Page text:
Even though I’m so sad that my mother was too drunk to wake up and feed me…

too drunk to wake up and change my diapers…

too drunk to take care of me…

But more importantly, I realized that after she died she wasn’t there to do all the things a daughter needs in life—and as I focused on what we had missed together, the tears came flooding out:

Even though I’m so sad my mother wasn’t there to walk me to school,

tuck me in at night,

read me a story,

help me with my homework,

put my picture on the fridge,

congratulate me on my wonderful report card,

push me on the swing in the park,

listen to my heart aches,

play with me,

take me for my first bra,

make cookies with me,

tell me what a Tampax is,

help me plan my wedding,

tell me why I shouldn’t marry that idiot,

hold her first granddaughter,

tell me what a great daughter I am,

…and lots, lots more.

What happened when it was all done was quite stunning. The first thing I noticed was total silence— the voice that would constantly scream out for sugar was completely silent. So I started to test. At work I walked by my co-worker’s office and the ton of chocolate on her desk—nothing. I went by the vending machines—nothing. I went to the supermarket and walked down candy aisle—nothing. I picked up some chocolate, smelled it, had zero desire for it, put it down, and walked away. If you are a sugar addict, you will understand that that was nothing less than a miracle. The next morning I thought perhaps I had been abducted by aliens and exchanged for an addiction-free person—someone who is “normal.” I was quite unsettled about it but willing to accept that whatever happened, it was good. And while it hasn’t been a terribly long time, I remain completely addiction- free weeks later. The endless, relentless “pull” that would force me to eat is completely gone. Today I eat “normally”—I make low-calorie balanced meals and I’m perfectly okay with them. I’m happy with one serving. I can watch others eat cake, cookies, and candy without any issue at all. It doesn’t bother me. I simply don’t want what they have.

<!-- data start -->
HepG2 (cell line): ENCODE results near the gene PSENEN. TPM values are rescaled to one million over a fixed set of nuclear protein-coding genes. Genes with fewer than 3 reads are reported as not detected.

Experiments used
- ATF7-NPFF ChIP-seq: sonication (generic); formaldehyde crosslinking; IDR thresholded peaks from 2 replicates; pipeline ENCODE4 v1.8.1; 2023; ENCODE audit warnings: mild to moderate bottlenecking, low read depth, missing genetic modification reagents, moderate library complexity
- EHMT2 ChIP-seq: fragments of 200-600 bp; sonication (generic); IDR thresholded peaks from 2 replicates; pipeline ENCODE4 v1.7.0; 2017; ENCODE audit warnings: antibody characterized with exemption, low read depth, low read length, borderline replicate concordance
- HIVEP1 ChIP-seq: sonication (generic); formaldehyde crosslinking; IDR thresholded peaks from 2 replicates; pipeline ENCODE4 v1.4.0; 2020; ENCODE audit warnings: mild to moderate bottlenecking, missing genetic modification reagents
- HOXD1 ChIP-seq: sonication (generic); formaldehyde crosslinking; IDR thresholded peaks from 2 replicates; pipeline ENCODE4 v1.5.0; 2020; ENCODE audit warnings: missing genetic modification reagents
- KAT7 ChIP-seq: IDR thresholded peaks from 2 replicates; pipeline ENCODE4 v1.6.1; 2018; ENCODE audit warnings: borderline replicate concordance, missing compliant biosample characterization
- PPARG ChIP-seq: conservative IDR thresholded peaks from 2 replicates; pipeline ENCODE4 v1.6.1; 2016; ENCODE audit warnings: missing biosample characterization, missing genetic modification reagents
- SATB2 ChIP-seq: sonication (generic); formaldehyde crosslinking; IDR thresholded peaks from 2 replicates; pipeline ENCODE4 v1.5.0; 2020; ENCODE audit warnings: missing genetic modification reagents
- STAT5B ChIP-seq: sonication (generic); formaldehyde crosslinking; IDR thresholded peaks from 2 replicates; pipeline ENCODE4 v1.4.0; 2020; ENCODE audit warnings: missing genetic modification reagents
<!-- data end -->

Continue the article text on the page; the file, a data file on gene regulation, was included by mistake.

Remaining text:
Looking back, I can see the clue my subconscious was trying to give me with the crying baby who was always there.

I didn’t understand what it meant so I just ignored it. And as I now lose weight effortlessly, I hope that others will find this information useful. It may be that one needs to tap on what didn’t happen as well as what did.

Since first collapsing the “baby crying” issue, I have now been three months without any sugar cravings and I have lost 38 pounds.


Melissa discovered both physical and sexual abuse in her past, which are very traumatic experiences that often lead to overeating. However, don’t assume that only abuse survivors can relate to her process. Believe it or not, many people have been just as traumatized by a playground humiliation or by being dumped by a first love. If it was really painful for you, it can still be affecting you, so tap on whatever memories show up.